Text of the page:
This tutorial will show you how to raise spa jet pressure and maintain your hot tub running properly if the jets in your hot tub or spa aren’t letting in enough water pressure.
It’s aggravating to sit in your hot tub after a long day at work only to discover that the jets aren’t producing adequate water pressure to massage your aching muscles.
If changing the pump’s speed doesn’t solve the problem, you might want to consider making a few more changes.
Most hot tubs, thankfully, include a variety of functions that allow you to raise the water pressure on a certain side or seat of the tub.
For example, if you have six jets that each demand 15 gpm of flow, you’ll want to keep the flow to the manifold at 90 gpm.
One of the finest things you can do is to remove and clean the spa jets at least twice, if not three times, a year. In general, the more you use your spa, the more you should consider cleaning it.
Removing the spa jet inserts from the hot tub and placing them in a bucket of white vinegar is the best way to clean them. All types of trash and dust can be removed from the spa jets using white vinegar.
This approach is not only good for cleaning spa jets, but it’s also effective for cleaning shower heads and faucets.
To filter, heat, and circulate the water, most hot tubs employ a typical plumbing system with a pump. Install a pressure gauge on the air valve and wait for the needle to stop moving completely. Finally, set the jets to their highest “on” setting.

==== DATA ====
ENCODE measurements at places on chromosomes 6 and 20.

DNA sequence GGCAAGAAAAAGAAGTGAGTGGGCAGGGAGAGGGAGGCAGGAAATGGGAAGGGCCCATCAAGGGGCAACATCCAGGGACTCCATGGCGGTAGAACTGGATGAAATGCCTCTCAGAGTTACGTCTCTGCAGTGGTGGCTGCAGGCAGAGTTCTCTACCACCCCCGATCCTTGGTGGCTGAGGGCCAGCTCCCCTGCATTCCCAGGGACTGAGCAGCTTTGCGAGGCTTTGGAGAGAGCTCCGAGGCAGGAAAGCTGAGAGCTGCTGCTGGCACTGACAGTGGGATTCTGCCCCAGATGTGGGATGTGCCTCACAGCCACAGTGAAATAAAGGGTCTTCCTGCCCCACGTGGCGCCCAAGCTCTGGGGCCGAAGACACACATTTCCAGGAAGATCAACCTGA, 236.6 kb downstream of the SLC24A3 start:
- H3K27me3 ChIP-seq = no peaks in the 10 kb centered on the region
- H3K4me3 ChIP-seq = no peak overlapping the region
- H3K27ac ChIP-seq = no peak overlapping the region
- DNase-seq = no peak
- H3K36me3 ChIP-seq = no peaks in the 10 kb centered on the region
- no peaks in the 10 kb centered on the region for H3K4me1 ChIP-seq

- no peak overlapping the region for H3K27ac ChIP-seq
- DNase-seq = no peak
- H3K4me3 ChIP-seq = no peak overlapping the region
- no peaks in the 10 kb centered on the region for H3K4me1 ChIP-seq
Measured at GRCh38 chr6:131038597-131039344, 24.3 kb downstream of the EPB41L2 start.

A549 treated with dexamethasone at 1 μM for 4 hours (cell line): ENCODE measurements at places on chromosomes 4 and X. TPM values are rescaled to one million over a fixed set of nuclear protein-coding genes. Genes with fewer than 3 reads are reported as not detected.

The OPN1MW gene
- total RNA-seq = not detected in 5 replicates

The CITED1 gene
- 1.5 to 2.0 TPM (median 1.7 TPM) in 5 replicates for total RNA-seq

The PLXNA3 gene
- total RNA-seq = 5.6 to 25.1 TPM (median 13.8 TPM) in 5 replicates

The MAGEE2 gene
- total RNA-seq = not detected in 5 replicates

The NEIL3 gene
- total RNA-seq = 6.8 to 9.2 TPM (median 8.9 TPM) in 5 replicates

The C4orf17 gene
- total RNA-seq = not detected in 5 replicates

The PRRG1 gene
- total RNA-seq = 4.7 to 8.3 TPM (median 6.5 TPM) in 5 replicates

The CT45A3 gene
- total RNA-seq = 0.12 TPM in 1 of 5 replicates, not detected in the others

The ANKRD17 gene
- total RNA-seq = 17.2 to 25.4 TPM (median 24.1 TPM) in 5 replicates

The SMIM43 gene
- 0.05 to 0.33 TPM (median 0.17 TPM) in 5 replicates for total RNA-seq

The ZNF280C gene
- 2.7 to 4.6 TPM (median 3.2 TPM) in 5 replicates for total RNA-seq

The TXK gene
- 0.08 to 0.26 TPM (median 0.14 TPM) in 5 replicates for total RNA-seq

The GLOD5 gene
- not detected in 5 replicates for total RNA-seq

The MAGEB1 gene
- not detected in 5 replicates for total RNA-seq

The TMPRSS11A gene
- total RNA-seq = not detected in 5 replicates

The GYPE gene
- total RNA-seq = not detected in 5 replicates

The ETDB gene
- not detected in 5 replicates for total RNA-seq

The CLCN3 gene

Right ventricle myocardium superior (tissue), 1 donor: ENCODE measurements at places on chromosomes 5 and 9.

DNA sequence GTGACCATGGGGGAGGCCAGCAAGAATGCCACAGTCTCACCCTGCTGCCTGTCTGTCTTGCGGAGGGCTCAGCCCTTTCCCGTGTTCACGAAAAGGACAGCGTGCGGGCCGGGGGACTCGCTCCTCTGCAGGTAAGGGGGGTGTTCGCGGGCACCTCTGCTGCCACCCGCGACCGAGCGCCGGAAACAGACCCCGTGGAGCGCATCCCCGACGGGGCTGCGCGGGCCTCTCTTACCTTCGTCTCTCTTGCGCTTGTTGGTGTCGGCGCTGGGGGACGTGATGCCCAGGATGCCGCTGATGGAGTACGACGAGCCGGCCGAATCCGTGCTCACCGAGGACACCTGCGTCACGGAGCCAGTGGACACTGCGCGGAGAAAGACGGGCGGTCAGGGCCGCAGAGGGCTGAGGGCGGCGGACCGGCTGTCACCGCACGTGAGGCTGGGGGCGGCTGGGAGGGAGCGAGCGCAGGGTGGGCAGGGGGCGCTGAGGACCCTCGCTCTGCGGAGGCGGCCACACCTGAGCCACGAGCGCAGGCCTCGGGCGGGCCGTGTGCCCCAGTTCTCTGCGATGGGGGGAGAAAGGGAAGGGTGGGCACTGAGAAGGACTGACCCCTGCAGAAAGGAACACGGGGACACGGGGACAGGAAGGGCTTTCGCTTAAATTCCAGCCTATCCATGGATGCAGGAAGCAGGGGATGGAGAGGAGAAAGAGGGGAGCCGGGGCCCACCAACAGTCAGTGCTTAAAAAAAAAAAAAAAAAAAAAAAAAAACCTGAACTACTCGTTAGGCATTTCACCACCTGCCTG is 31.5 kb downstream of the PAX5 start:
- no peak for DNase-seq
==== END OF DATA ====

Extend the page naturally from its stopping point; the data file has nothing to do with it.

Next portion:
How to Make Spa Jets Work Harder
Look for jets that are worn out or loose.
It’s also critical that you examine the jets closely and locate any that have become loose or need to be replaced due to wear and strain.
The good news is that non-stainless steel jet internals are readily available in a range of colors. If you’re concerned about the appearance of your hot tub, choosing spa jets that complement the design is a good option.
Remember that choosing the proper spa jets is a crucial step in determining the effectiveness of your hot tub. Most beginner hot tubs should have 14 jets and 1.5 HP jet pumps to go with them.
This is a good starting setup, depending on the water capacity, and it’s perfect for a tiny hot tub. Your spa would be nothing more than a giant bathtub without the hot tub jets.
Sitting in a bathtub full of hot water isn’t much joy until the jets are stroking your back. If you observe that the pressure in the jets has considerably decreased, there are several things you can do to improve the pressure.
First and foremost, you might want to turn off the waterfall. Most hot tubs include a waterfall control valve, so search for one on the side. You’ll notice an increase in the flow of water that goes through the jets almost immediately.
The air valves must then be opened. The water will flow with additional force as a result of this. Why, more crucially, should you allow the jets to run if you are in the hot tub but not all of the chairs are occupied?
Through the valves, you can manually close the jets that aren’t in use. This will assist focus the majority of the water pressure on the side of the hot tub that you’re using, and you’ll notice a boost in the price right away.
Scaling in your hot tub might occur if you don’t pay attention to the calcium content of your water or the pH levels of the water. Scaling is the buildup of calcium in pipes, reducing the amount of space available for water to flow freely.